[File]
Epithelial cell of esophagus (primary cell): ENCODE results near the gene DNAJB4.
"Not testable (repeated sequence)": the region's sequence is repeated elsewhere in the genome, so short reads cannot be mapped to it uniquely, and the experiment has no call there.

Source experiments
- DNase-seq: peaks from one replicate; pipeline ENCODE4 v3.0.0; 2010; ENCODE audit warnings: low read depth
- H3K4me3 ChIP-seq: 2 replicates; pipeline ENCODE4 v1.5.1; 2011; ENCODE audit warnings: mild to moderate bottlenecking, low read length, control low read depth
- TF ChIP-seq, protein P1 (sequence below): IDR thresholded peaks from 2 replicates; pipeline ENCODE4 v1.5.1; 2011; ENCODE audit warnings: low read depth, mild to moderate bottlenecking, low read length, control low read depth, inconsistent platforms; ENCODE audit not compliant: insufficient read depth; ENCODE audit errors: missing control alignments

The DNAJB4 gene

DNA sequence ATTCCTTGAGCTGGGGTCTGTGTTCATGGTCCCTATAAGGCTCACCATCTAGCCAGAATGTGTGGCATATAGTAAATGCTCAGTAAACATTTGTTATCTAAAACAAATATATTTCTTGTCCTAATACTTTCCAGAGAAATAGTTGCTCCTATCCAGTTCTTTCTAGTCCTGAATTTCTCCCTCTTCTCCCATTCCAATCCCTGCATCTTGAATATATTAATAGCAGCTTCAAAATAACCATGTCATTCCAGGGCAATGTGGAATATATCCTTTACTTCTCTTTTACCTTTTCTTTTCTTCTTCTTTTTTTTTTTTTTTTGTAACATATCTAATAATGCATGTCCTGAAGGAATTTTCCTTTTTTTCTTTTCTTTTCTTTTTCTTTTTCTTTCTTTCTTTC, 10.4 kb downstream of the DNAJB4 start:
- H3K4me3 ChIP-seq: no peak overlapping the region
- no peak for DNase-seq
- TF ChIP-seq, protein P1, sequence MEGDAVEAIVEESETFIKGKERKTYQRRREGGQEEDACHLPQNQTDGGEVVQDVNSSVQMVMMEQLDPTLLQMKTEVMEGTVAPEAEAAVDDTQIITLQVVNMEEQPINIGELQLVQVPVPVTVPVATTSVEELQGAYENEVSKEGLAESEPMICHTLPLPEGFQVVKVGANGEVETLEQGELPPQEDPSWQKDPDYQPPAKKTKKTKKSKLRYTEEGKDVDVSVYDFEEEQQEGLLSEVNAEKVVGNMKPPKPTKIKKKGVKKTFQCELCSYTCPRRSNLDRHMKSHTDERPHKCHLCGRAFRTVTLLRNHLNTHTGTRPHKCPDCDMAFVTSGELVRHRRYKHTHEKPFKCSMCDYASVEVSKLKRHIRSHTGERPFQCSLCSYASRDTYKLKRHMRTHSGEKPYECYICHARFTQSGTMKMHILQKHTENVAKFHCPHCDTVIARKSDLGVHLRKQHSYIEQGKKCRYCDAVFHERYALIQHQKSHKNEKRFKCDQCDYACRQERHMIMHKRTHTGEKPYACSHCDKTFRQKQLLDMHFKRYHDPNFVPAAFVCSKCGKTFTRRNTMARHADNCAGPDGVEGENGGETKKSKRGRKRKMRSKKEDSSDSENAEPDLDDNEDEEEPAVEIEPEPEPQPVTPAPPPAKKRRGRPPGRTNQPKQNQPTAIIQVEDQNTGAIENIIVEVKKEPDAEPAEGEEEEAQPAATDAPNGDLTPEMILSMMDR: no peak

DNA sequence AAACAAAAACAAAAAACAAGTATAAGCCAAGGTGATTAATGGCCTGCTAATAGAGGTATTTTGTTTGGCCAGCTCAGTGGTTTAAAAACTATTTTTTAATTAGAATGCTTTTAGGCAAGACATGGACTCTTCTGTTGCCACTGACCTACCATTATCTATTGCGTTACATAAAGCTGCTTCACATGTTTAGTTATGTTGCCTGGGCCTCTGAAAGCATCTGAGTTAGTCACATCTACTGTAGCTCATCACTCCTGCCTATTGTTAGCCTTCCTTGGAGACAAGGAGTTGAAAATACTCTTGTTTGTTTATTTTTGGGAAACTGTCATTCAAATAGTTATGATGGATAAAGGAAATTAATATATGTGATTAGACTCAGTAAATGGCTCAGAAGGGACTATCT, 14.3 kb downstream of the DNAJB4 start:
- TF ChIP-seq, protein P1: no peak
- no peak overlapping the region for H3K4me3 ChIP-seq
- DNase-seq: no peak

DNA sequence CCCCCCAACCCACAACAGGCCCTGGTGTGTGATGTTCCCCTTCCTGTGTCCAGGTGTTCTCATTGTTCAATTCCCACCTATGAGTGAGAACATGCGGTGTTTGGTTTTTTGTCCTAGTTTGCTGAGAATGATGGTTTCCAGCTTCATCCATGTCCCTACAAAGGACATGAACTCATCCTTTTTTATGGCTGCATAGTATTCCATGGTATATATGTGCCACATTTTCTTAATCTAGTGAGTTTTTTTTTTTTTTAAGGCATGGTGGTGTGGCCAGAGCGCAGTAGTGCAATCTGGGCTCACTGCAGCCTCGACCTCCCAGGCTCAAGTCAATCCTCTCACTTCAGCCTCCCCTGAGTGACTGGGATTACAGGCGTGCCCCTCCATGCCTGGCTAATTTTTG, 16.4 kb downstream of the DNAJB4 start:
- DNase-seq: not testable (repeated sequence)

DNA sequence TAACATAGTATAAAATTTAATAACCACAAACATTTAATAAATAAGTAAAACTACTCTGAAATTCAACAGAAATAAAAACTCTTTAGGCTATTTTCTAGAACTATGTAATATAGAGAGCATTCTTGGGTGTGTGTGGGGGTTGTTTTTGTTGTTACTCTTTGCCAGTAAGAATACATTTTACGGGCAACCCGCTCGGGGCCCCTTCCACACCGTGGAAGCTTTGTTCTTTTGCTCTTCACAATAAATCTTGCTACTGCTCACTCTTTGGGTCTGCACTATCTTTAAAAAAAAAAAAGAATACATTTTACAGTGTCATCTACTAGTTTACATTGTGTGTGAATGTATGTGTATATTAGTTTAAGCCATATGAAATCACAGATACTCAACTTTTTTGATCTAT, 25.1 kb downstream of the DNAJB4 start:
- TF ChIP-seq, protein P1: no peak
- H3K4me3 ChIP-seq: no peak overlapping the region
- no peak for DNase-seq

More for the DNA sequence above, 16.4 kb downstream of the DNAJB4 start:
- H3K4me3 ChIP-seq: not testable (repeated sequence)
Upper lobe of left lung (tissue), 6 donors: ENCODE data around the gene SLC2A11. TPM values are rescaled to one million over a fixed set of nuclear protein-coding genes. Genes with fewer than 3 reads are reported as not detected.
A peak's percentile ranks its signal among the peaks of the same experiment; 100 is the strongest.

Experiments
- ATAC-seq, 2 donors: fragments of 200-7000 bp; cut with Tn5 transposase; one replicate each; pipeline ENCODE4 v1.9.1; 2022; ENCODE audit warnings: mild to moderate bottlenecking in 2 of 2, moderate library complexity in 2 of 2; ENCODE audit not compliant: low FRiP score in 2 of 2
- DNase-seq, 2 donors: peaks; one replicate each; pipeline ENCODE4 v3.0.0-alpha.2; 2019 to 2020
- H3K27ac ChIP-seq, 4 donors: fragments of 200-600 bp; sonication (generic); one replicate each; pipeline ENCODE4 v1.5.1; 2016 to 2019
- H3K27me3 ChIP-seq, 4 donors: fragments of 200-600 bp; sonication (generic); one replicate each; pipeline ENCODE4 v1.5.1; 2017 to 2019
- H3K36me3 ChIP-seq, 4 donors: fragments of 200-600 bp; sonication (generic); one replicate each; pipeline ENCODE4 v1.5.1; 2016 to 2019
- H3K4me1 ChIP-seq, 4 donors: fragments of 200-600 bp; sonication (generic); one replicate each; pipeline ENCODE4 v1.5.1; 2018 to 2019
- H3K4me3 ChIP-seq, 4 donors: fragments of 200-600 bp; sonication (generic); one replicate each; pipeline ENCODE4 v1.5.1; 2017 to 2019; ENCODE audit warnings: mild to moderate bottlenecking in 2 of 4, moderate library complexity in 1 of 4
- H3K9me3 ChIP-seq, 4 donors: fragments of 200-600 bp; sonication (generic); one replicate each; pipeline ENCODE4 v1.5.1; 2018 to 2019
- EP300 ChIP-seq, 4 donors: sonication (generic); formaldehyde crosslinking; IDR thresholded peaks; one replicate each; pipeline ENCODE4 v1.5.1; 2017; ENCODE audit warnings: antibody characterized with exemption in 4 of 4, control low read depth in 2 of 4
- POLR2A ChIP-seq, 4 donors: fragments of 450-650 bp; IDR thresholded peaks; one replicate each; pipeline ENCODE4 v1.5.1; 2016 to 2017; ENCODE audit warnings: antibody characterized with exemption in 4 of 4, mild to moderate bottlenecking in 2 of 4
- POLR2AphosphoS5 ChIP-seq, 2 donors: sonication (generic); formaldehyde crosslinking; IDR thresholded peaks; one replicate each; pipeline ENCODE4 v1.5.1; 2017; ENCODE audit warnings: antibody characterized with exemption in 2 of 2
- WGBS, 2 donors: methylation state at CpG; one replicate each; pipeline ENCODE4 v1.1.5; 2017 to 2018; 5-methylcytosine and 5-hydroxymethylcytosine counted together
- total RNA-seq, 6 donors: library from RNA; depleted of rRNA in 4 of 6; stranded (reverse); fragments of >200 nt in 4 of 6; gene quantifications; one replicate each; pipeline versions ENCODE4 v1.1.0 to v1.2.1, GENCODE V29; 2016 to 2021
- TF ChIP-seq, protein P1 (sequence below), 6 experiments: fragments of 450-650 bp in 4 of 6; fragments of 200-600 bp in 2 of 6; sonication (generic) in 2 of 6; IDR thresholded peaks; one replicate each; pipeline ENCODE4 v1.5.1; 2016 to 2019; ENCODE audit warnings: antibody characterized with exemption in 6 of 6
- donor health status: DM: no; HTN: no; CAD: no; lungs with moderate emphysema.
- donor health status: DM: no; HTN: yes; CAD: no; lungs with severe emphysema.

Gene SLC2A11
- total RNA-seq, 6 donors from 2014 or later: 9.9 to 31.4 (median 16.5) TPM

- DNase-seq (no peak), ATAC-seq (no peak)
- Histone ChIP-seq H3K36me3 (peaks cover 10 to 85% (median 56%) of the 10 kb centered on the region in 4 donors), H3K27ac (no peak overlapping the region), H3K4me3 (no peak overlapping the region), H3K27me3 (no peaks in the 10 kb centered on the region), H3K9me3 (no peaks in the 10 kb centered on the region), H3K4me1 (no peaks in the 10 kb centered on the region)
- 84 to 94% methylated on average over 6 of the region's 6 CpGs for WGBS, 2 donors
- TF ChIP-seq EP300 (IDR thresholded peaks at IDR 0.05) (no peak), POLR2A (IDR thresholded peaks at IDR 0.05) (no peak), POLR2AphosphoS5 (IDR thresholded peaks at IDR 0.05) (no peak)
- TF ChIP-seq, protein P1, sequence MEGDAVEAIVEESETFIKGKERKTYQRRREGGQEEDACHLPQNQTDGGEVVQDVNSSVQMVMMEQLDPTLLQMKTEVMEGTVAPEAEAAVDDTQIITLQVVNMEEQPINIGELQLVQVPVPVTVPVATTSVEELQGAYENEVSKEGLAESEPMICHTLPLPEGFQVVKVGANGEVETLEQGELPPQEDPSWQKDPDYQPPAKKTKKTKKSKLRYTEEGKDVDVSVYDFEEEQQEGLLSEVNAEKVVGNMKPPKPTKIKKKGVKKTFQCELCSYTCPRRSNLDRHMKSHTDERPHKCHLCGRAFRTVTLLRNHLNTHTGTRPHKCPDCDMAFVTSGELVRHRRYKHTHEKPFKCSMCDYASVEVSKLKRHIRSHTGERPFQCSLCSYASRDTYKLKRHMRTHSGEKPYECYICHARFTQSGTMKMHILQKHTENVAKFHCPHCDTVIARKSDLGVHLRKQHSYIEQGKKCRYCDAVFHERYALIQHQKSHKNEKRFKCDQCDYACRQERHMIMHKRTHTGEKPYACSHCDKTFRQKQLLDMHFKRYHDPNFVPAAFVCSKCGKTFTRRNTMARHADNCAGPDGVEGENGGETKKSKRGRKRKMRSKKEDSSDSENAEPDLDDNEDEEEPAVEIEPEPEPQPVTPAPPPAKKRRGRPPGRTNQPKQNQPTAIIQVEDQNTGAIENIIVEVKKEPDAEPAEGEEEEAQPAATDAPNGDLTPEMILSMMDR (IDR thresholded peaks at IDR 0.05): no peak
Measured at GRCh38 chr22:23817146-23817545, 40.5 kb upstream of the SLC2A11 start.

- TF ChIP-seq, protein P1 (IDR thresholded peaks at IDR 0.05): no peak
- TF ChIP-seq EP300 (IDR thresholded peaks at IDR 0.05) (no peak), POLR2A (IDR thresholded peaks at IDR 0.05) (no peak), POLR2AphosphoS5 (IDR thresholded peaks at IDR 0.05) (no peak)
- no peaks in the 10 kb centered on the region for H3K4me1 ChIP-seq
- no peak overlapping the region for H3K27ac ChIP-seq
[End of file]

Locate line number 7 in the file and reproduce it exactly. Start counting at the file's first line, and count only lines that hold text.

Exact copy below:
The DNAJB4 gene